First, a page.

Adventures in Public-Private Partnerships – Thursday’s Roundup

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$900 Million
The City of Atlantic City City Council met for the first time since the mayor’s house was raided by the FBI, and Amy Rosenberg reports, on twitter, that the Council President Marty Small (who lost a bet and had to wear a Cowboys blanket) met with developers on a $900 million non-casino project.

Who remembers Glenn Straub’s Phoenix Project ($500 million) when he was going to bring “extreme sports,” super yachts, equestrian entertainment and a bunch of other weird sh*t to the Southeast Inlet or Bader Field?

Something tells me the current dudes are more credible.

In possibly related news, the City Council President Small said the governmental and administrative affairs committee, which he chairs, met with CRDA Monday to discuss a possible 2019 groundbreaking on a major supermarket! (Video here: 17:30 mark)

Close readers of this space will recall that Lt. Gov. Sheila Oliver, in an interview with ROI-NJ last week, said Atlantic City residents are “yearning” for a suburban-style super-center supermarket or something, since we lack the “diversity” of produce available in Somers Point or Absecon or something.

Sick Time, Supermarkets, ICE + Immigrants – Friday’s Roundup

In October, CRDA retained the services of a consultant (Uplift Solutions) whose board’s chairman is also the CEO of Brown’s Super Stores which owns 10 ShopRites across the Delaware Valley. #corporatesynergy

Supermarkets, Sandy and #MeToo – Tuesday’s Roundup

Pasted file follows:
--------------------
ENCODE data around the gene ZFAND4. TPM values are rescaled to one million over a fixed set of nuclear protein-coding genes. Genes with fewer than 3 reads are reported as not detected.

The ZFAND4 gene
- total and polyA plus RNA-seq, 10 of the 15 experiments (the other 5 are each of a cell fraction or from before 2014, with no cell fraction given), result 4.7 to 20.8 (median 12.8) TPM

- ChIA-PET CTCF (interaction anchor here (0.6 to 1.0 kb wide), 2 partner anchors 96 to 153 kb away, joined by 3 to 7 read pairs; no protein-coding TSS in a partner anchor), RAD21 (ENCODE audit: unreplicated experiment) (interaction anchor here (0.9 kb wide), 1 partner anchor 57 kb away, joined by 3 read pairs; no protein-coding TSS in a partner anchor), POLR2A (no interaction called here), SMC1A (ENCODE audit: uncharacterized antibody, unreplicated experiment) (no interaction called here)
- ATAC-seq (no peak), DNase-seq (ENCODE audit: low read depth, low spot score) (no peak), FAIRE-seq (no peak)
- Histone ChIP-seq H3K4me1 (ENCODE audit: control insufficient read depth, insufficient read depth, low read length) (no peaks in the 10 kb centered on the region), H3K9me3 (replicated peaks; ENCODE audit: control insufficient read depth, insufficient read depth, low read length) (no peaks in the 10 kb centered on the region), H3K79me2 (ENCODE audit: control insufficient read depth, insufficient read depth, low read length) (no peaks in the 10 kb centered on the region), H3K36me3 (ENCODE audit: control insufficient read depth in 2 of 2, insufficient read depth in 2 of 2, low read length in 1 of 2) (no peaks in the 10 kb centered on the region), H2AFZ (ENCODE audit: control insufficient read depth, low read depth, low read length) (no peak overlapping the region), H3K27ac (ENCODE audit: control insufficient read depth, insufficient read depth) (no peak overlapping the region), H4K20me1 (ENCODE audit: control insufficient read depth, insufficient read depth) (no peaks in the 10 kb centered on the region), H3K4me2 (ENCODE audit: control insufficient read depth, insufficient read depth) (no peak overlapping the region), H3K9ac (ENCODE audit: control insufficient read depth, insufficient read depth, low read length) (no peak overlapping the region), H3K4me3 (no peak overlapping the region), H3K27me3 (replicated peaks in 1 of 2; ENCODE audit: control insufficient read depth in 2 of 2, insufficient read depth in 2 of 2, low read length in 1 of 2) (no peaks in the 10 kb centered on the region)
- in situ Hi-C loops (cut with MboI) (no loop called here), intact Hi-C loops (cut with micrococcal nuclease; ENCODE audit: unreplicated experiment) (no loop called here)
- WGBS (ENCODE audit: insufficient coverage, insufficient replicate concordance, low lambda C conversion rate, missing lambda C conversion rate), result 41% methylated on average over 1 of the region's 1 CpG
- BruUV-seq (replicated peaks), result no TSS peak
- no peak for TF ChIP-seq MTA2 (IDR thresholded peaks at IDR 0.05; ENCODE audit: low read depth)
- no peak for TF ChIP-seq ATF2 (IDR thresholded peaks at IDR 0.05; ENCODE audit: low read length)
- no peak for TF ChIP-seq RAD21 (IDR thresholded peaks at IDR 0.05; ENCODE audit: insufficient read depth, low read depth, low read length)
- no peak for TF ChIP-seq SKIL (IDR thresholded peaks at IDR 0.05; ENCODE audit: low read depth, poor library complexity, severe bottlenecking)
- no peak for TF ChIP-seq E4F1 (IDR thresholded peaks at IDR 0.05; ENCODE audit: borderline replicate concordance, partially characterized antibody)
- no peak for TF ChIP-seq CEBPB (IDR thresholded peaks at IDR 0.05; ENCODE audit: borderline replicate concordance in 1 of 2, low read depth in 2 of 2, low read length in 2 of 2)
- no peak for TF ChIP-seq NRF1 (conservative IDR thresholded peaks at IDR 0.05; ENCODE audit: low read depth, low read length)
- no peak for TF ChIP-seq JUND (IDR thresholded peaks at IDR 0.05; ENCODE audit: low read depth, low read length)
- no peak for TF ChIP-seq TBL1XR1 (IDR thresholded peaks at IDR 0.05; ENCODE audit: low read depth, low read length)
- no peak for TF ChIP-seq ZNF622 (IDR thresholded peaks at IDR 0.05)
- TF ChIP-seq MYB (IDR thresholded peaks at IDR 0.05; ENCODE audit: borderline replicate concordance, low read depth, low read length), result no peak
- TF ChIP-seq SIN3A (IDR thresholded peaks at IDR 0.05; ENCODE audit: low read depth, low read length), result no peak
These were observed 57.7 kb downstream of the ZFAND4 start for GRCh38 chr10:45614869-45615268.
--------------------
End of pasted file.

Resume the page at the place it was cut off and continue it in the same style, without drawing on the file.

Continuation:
For photographs of the diverse array of fresh produce available at any number of mom-and-pop shops that do not enjoy a robust working relationship with the EDA, see our instagram feed.

Marijuana Studies 
Elsewhere in public-private partnerships, Stockton is working with the New Jersey CannaBusiness Association (the main marijuana industry trade group) to “grow its cannabis curriculum,” Payton Guion reports. Stockton offers a minor in marijuana studies. I am not being glib.

Casino Revenue
Lastly, in business, the Division of Gaming Enforcement released its November revenue report and how did Resorts do it?

Overall, gaming revenue for the city is up 20% but there are now two more casinos, meaning six of the original seven casinos saw year-on-year revenue drops. But Resorts saw a 10% increase. Maybe they just had a bad 2017.

In unrelated news, my mom was a waitress at Resorts. Hi mom! Actually, I’m not sure she reads us anymore…

Resorts the lone AC casino with revenue gain in November

For more feats of journalism…

Atlantic City Council Meeting Stream


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